You could start out cooking up some interest by buying little cooking stations for when they are really young.
- Comes in tan, pink, or brown/blue
- Over 16,000 5 Star reviews
- Pretend stovetop burner with electronic lights and sounds, activated with the frying pan and boiling pot that are included (requires 2 “AA” batteries, not included).
- Pretend, single-serve coffee maker station and travel mug
- Includes a stovetop, oven with clickable knob, microwave, and refrigerator
- Molded sink and swivel faucet.
- Hanging storage for culinary equipment and dish rack to keep dishes neat
- Reasonably priced
- This one is a bit pricier but fits in a corner
- Has a removable sink for easier cleanup
- Burners have realistic lights and sound
- Shelving and hanging pegs for pots, pans and accessories
- Oven, microwave, refrigerator, freezer and washer doors all open and close
- Cordless phone with hands-free clip
- Sturdy wood construction
- Packaged with detailed, step-by-step assembly instructions
tools for the real kitchen
Kids like to DO, and they tend to be more interested when they have their own tools. Safety in the kitchen is a concern for sure! Depending on age and ability, there are many options. Here are some ideas.
- Eco-friendly, natural wood without harmful chemicals, colors or plastics (made from Beech wood from Germany)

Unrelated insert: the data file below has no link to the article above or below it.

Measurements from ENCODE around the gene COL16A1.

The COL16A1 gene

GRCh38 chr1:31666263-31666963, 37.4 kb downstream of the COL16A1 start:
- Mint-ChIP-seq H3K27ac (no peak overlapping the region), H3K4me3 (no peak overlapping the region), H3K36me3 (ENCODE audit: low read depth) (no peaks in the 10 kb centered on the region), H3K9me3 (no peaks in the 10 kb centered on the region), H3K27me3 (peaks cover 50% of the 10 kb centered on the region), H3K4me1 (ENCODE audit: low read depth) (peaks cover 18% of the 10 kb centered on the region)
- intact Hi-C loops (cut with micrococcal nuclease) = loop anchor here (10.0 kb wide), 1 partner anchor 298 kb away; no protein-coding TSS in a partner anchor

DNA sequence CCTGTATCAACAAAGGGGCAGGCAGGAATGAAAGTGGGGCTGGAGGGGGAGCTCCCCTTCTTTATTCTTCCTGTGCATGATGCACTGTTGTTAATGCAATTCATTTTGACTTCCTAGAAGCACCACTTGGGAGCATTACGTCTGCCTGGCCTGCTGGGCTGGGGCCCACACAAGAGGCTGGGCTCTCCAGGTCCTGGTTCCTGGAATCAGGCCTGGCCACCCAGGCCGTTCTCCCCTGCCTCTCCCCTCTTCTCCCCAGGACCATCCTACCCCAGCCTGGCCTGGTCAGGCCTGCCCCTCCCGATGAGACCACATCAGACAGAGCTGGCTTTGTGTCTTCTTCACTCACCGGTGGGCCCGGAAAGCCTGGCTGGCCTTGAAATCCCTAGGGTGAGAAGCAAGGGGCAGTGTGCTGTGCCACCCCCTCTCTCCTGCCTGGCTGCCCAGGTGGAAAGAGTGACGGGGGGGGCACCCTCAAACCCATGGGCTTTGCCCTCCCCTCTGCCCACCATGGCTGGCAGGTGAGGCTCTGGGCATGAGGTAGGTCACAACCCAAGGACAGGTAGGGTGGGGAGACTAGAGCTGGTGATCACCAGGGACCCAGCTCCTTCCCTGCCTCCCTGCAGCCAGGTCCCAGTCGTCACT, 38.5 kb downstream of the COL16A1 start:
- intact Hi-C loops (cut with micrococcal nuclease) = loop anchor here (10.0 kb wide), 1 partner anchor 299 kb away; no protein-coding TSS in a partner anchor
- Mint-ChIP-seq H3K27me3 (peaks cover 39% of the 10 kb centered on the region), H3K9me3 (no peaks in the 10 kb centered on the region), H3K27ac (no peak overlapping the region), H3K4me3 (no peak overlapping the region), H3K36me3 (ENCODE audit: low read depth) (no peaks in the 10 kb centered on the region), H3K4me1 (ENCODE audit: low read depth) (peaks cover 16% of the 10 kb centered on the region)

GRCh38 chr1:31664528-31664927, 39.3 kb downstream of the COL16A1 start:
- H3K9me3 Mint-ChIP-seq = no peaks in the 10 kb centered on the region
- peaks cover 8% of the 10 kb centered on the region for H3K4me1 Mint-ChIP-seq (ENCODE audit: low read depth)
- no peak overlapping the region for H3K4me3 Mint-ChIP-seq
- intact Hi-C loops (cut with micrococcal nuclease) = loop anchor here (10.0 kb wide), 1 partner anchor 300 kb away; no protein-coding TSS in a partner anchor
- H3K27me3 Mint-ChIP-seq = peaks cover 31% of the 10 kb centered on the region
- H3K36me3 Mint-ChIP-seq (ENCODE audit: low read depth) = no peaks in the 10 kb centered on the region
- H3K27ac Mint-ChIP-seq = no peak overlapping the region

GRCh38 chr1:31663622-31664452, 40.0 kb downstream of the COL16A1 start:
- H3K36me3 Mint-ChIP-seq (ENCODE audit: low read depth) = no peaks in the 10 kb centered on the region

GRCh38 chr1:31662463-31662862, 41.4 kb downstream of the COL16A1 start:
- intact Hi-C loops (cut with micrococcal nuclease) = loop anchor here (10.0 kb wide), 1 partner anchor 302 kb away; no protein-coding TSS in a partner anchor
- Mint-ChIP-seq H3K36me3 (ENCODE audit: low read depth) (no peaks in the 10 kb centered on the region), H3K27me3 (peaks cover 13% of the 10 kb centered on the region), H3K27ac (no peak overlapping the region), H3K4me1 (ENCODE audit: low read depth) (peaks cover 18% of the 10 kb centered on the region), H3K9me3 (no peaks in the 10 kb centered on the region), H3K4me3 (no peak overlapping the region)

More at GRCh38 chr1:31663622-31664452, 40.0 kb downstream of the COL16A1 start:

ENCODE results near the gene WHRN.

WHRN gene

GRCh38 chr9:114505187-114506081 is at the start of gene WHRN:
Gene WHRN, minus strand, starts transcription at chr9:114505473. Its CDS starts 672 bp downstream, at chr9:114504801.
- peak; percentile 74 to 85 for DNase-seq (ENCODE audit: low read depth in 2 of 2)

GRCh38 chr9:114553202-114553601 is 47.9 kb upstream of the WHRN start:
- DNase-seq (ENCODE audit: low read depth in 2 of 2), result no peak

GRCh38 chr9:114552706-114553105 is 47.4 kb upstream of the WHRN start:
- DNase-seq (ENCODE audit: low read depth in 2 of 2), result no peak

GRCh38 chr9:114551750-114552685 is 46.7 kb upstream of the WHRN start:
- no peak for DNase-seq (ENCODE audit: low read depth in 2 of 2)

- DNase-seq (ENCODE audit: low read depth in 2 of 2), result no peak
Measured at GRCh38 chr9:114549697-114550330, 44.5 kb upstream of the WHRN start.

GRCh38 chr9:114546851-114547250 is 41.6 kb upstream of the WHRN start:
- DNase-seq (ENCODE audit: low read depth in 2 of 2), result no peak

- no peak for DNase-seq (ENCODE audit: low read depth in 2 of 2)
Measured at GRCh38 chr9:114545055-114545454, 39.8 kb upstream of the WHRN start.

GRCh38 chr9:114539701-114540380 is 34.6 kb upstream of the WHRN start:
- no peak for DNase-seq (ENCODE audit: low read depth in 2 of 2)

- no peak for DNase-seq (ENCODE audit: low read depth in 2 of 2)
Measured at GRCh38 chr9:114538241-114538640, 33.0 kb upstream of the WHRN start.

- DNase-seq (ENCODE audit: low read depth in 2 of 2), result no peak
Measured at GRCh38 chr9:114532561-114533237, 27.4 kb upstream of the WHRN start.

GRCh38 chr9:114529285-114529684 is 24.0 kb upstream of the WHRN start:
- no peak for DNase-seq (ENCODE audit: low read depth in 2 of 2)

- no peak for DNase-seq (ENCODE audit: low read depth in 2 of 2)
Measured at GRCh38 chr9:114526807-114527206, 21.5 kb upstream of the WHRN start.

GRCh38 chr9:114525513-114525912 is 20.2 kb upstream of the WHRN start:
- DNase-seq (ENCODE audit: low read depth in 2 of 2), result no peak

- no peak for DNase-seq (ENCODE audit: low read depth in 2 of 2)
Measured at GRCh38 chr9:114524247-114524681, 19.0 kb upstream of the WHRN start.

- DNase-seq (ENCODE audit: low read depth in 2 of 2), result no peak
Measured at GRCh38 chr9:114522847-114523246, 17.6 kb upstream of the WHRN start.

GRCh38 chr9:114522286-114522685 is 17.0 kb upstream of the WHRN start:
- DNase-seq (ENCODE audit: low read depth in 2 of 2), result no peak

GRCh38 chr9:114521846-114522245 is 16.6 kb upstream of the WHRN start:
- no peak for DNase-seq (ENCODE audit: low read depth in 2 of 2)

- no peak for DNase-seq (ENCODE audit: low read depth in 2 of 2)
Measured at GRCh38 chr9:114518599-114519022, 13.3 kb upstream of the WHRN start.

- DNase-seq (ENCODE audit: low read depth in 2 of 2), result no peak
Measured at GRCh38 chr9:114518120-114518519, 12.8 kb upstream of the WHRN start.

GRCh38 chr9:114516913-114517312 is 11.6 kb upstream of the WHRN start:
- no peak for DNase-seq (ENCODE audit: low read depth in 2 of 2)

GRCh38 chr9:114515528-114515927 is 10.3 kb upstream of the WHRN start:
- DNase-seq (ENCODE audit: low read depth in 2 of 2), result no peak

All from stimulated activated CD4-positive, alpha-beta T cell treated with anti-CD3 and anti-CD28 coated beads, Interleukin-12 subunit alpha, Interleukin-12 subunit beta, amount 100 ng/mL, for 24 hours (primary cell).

- Ergonomic and does not cut skin
- Can cut various vegetables and fruits
- One parent mentioned their 19 month son loves using it to cut sausage patties
- Made from safe, nontoxic, food-grade materials
- Modern colors most kids will like
- Comes with 4 parent-approved, delicious recipes
- Includes: a portable reusable tool box for storage, 4 recipe cards for kids, apron, measuring cups & measuring spoons, kitchen timer, pair of tongs, rolling pin, 3 nylon knives, spoon, spatula, whisk, 3 cookie cutters and a cutting board.
- Officially licensed MasterChef Junior Cooking Essentials Set: comes with an apron, cutting board, mixing bowl, measuring cups, measuring spoon, spatula, spoon and tongs
- Set also features 3 unique recipe cards for all levels of experience, plus 1 blank recipe card to write your own recipe
- Includes real cooking tools with kid-safe, non-slip silicone grips
MasterChef Junior Baking Kitchen Set – 7 Pc: mixing bowl, liquid measuring cup, a rolling pin, spatula, 4 silicone baking cups and 4 dusting guards
- Includes an 11″ knife, a 9″ knife, a 8 1/2″ x 12″ silicone cutting board and 15 recipe cards.
- MasterChef Junior’s knives are made of a kid safe serrated plastic blade with non-slip silicone grips.
- 18 months and older
- Solid wood, non toxic coating
- Anti-slip strips (included and attachable)
- Assembly needed
- 6 month return policy
- 18″L x 18.1″W x 34.8″H
Did you want one of these? My friend had one and we loved playing with it. They are a really great invention.